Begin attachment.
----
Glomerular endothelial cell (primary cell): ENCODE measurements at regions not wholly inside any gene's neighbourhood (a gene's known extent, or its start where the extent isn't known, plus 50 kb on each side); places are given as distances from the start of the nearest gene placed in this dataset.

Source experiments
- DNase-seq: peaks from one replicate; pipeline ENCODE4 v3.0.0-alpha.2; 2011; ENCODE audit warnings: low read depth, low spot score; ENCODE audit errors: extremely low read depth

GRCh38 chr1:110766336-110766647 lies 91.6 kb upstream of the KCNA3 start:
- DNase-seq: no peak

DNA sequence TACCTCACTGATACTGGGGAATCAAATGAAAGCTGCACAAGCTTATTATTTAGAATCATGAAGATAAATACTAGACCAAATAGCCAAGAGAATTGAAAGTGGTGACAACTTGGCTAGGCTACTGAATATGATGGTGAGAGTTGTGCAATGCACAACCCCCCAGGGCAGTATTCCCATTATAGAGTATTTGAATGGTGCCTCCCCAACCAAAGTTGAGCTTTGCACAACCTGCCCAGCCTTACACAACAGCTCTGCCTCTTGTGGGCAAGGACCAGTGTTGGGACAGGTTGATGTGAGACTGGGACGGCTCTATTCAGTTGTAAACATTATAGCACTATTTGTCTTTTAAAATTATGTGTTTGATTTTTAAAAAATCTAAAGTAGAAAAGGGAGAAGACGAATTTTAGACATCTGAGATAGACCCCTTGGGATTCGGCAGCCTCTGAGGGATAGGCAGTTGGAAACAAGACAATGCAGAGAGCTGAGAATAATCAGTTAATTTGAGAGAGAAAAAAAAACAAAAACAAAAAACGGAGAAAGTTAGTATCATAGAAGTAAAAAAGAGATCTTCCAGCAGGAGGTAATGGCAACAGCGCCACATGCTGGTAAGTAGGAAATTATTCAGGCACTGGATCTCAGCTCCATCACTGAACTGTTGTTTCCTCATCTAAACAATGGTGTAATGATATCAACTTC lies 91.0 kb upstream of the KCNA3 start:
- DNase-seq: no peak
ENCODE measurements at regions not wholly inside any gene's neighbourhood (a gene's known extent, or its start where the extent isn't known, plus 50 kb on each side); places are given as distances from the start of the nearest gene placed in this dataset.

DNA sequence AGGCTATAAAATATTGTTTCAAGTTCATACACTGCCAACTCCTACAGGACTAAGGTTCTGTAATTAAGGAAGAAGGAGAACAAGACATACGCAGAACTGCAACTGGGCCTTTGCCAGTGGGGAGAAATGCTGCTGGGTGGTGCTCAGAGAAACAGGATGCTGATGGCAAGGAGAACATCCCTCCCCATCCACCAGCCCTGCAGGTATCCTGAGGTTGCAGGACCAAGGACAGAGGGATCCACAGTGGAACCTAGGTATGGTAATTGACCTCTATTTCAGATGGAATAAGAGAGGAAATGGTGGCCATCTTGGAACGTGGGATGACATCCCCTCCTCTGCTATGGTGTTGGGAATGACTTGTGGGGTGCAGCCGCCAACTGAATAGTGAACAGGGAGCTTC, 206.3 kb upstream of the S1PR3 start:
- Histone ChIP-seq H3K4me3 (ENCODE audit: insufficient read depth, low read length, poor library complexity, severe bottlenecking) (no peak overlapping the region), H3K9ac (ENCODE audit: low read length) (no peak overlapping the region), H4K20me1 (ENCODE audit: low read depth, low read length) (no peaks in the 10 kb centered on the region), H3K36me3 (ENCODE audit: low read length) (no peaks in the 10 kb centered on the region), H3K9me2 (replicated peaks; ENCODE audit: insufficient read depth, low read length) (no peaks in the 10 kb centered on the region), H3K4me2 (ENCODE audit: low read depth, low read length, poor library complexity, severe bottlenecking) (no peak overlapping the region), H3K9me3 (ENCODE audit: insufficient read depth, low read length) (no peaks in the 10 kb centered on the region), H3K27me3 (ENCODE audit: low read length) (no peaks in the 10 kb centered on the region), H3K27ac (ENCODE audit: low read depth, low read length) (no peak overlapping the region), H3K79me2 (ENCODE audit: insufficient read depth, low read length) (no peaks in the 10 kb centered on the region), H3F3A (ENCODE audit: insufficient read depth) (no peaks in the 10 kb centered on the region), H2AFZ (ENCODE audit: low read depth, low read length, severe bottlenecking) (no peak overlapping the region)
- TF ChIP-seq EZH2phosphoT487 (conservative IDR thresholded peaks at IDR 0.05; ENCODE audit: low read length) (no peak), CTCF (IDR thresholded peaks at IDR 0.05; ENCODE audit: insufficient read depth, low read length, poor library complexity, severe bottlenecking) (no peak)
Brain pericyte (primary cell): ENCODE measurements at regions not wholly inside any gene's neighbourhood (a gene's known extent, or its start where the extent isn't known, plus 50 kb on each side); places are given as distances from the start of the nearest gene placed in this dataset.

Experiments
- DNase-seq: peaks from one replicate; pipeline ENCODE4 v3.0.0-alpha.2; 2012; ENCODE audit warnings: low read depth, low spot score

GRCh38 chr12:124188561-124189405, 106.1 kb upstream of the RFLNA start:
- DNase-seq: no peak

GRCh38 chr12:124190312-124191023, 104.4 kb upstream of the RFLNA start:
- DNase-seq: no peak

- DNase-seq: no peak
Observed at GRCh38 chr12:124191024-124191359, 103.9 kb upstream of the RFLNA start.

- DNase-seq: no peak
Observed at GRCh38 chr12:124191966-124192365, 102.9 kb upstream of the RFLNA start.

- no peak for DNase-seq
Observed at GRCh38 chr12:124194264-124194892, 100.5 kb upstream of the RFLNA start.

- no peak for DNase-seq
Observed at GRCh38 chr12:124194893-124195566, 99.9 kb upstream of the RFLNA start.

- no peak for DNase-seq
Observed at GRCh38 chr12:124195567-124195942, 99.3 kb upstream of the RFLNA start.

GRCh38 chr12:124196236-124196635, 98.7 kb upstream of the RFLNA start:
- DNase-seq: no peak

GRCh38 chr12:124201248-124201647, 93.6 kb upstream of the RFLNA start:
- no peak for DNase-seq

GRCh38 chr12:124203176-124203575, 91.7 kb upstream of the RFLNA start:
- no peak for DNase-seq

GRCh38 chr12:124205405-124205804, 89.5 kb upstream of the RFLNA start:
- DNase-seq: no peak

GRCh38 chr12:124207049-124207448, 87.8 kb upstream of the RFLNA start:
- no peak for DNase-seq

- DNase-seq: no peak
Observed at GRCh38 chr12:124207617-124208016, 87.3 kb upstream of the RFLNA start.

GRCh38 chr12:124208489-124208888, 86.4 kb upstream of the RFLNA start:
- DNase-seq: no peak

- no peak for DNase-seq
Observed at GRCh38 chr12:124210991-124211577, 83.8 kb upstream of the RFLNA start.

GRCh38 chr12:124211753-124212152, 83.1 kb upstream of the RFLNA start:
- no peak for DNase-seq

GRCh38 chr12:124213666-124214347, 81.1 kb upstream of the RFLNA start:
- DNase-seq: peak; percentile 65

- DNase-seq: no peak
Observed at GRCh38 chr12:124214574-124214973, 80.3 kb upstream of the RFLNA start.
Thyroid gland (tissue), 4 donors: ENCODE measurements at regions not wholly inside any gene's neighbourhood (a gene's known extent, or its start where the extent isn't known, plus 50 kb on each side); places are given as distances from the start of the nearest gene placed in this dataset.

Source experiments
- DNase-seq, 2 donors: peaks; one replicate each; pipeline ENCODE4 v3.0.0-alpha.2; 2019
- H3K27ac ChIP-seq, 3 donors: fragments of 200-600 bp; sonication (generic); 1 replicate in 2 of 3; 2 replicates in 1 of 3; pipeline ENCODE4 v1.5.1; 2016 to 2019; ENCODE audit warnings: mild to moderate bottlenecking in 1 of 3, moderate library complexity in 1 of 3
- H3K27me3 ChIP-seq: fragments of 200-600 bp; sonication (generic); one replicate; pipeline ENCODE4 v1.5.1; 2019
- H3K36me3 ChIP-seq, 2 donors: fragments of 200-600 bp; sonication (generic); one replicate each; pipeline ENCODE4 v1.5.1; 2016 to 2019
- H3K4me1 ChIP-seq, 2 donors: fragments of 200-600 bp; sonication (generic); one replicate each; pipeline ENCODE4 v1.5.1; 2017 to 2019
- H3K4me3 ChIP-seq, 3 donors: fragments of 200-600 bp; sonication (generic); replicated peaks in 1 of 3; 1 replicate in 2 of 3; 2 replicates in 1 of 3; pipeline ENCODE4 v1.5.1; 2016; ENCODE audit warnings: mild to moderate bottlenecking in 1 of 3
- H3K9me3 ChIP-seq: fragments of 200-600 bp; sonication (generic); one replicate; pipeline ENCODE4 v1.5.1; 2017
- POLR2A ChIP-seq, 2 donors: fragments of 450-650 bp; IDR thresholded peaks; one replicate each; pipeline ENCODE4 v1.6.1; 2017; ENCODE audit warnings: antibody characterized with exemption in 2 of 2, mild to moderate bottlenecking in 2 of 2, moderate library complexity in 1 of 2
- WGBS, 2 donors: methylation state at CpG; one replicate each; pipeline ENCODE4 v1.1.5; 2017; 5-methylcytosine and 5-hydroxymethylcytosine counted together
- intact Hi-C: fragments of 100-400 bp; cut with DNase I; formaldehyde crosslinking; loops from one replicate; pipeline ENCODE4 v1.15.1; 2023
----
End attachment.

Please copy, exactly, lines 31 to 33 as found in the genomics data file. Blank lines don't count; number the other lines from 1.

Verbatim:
GRCh38 chr12:124201248-124201647, 93.6 kb upstream of the RFLNA start:
- no peak for DNase-seq

GRCh38 chr12:124203176-124203575, 91.7 kb upstream of the RFLNA start: